Director of National Intelligence James Clapper cyberattacks in his yearly congressional report on security threats facing the nation -- the Worldwide Threat Assessment of the U.S. Intelligence Community.
"We judge that there is a remote chance of a major cyberattack against U.S. critical infrastructure systems during the next two years that would result in long-term, wide-scale disruption of services, such as a regional power outage," Clapper told the United States Senate Select Committee on Intelligence and reported by CNet.
Clapper added that foreign intelligence and security services have penetrated computer networks operated by the government and the private sector.
"Most detected activity has targeted unclassified networks connected to the Internet, but foreign cyberactors are also targeting classified networks. Importantly, much of the nation's critical proprietary data are on sensitive but unclassified networks; the same is true for most of our closest allies," he said.
Clapper said attacks were more likely to emanate from less technically advanced "isolated state or nonstate actors" than from Russia or China, who were less likely to launch cyberstrikes during peacetime, said CNet.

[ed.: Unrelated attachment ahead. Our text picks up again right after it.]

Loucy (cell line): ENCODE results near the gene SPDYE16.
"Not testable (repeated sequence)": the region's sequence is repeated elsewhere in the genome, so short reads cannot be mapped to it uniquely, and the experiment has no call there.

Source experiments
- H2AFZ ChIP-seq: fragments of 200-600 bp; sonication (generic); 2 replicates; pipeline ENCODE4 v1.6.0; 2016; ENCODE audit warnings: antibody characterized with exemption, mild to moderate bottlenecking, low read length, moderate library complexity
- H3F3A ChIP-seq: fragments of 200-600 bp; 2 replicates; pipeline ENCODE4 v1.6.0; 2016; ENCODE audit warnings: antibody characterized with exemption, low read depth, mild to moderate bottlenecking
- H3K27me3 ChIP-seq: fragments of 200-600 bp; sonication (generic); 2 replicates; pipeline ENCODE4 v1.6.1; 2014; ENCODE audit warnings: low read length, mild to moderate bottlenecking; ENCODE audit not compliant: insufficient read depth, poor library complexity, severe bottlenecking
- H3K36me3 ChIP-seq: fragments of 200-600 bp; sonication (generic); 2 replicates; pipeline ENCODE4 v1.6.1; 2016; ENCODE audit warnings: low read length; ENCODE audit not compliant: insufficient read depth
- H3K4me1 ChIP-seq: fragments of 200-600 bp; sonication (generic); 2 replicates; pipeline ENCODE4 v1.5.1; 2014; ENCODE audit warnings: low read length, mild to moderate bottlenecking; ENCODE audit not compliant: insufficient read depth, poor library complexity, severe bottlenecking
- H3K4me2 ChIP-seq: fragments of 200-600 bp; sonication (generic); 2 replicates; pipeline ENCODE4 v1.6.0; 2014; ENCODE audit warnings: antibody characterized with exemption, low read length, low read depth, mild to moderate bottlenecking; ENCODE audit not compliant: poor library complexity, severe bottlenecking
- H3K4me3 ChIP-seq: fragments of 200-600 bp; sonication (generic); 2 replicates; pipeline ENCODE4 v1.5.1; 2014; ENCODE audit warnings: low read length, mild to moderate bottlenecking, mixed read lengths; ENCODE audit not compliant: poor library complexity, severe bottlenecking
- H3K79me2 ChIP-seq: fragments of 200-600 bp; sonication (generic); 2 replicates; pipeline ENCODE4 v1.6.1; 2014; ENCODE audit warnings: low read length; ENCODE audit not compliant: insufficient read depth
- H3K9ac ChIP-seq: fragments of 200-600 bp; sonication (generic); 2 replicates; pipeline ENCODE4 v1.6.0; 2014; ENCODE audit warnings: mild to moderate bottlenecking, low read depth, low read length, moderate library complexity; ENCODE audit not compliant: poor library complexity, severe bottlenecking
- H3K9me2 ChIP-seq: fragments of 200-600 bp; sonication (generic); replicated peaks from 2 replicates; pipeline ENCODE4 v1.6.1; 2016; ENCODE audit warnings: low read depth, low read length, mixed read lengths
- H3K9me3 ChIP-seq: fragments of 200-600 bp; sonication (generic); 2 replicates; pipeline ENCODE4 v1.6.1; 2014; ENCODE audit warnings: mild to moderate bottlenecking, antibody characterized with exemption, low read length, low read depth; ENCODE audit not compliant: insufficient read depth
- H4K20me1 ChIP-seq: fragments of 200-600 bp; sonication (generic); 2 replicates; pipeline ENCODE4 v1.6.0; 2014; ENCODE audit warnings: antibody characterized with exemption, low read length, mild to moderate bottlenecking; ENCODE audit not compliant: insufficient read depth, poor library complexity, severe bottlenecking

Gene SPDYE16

Clapper also included hacktivists and cybercriminals in his list of potential threats.
"Most hacktivists use short-term denial-of-service operations or expose personally identifiable information held by target companies, as forms of political protest," he said. "However, a more radical group might form to inflict more systemic impacts -- such as disrupting financial networks -- or accidentally trigger unintended consequences that could be misinterpreted as a state-sponsored attack."
He said that cybercriminals were selling tools through a growing black market that could "enable access to critical infrastructure systems or get into the hands of state and nonstate actors." Interestingly, he added that "a handful of commercial companies sell computer intrusion kits on the open market," which governments and cybercriminals can deploy "to steal, manipulate, or delete information on targeted systems. Even more companies develop and sell professional-quality technologies to support cyberoperations--often branding these tools as lawful-intercept or defensive security research products. Foreign governments already use some of these tools to target U.S. systems." (CNet.com)